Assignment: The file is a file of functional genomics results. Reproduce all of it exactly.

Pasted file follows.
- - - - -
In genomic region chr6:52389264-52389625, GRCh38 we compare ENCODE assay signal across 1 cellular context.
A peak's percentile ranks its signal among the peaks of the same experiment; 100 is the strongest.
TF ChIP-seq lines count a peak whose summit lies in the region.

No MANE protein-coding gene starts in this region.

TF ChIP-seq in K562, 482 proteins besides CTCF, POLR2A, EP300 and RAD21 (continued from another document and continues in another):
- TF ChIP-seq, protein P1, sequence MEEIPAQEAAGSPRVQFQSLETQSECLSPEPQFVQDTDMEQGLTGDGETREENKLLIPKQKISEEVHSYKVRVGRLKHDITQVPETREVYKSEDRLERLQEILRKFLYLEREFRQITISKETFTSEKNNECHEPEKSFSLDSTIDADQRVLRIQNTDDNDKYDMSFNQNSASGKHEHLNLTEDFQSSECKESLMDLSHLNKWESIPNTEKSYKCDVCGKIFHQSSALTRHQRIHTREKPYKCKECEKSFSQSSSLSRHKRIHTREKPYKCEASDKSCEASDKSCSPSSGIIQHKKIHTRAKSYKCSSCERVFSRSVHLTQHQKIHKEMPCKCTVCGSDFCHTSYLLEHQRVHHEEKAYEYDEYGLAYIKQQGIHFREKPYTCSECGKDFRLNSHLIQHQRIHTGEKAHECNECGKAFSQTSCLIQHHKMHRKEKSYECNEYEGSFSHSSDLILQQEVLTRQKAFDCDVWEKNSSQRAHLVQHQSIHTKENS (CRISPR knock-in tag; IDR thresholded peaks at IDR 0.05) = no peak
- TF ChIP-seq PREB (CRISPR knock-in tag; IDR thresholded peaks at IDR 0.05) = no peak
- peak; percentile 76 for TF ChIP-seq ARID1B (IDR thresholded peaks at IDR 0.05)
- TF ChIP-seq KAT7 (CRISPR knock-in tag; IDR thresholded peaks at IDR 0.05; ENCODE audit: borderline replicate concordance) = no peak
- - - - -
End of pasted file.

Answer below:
In genomic region chr6:52389264-52389625, GRCh38 we compare ENCODE assay signal across 1 cellular context.
A peak's percentile ranks its signal among the peaks of the same experiment; 100 is the strongest.
TF ChIP-seq lines count a peak whose summit lies in the region.

No MANE protein-coding gene starts in this region.

TF ChIP-seq in K562, 482 proteins besides CTCF, POLR2A, EP300 and RAD21 (continued from another document and continues in another):
- TF ChIP-seq, protein P1, sequence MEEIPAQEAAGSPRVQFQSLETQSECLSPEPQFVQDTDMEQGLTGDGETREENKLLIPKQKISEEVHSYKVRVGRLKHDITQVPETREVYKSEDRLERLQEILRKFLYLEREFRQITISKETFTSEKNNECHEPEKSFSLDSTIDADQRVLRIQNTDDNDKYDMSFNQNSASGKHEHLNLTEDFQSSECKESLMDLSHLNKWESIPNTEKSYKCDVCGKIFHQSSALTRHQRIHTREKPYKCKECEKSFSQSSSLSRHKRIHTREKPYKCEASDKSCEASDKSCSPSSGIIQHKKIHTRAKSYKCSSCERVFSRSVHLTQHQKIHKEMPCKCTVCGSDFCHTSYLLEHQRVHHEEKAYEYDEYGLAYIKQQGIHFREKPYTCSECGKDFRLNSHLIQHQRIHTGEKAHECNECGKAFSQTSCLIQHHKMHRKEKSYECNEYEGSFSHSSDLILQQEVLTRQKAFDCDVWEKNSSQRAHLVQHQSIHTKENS (CRISPR knock-in tag; IDR thresholded peaks at IDR 0.05) = no peak
- TF ChIP-seq PREB (CRISPR knock-in tag; IDR thresholded peaks at IDR 0.05) = no peak
- peak; percentile 76 for TF ChIP-seq ARID1B (IDR thresholded peaks at IDR 0.05)
- TF ChIP-seq KAT7 (CRISPR knock-in tag; IDR thresholded peaks at IDR 0.05; ENCODE audit: borderline replicate concordance) = no peak